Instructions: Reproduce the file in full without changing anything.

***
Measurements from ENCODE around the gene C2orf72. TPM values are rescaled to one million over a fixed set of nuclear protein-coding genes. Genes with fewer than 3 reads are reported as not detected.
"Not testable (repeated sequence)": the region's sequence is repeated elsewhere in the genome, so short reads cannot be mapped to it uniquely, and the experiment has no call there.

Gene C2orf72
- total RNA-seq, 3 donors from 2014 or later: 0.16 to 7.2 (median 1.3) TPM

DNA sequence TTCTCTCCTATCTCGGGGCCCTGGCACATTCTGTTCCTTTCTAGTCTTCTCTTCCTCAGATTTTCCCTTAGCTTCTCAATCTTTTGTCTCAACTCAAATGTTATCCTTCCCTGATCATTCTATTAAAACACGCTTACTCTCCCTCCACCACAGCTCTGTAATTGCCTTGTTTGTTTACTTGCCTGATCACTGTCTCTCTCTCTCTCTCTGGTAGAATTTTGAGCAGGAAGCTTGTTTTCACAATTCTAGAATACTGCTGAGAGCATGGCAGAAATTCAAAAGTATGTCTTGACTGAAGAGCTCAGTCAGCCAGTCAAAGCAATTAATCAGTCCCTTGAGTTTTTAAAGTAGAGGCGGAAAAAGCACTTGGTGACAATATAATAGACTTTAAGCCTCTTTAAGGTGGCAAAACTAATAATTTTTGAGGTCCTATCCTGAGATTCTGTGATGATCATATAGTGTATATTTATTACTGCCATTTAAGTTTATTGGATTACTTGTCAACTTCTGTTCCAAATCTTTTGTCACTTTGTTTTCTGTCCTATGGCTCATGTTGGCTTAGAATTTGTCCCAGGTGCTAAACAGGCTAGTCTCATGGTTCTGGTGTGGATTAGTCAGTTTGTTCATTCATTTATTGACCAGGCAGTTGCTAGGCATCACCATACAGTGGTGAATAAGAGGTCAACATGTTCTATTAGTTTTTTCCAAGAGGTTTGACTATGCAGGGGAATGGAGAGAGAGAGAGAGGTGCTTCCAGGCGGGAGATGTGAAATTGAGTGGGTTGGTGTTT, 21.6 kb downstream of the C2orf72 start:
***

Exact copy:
Measurements from ENCODE around the gene C2orf72. TPM values are rescaled to one million over a fixed set of nuclear protein-coding genes. Genes with fewer than 3 reads are reported as not detected.
"Not testable (repeated sequence)": the region's sequence is repeated elsewhere in the genome, so short reads cannot be mapped to it uniquely, and the experiment has no call there.

Gene C2orf72
- total RNA-seq, 3 donors from 2014 or later: 0.16 to 7.2 (median 1.3) TPM

DNA sequence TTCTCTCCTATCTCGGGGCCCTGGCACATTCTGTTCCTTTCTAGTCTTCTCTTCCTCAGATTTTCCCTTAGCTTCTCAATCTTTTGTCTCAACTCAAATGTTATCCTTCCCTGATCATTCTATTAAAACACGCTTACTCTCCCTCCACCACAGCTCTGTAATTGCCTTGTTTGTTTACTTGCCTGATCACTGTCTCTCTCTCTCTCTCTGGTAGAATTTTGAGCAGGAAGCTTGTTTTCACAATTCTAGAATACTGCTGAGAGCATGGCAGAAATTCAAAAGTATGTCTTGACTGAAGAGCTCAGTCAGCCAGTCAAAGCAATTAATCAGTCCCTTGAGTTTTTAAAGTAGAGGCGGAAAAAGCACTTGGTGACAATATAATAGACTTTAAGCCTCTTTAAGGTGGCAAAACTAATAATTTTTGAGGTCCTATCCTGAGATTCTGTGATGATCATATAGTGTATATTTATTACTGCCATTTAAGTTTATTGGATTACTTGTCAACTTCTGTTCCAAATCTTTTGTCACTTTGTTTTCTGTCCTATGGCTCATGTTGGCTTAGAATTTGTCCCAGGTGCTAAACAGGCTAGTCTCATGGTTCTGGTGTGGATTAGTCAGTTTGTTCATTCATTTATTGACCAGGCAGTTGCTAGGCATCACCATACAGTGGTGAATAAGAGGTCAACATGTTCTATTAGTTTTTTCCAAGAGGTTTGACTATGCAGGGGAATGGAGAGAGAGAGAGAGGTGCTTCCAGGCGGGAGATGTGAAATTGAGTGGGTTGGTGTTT, 21.6 kb downstream of the C2orf72 start: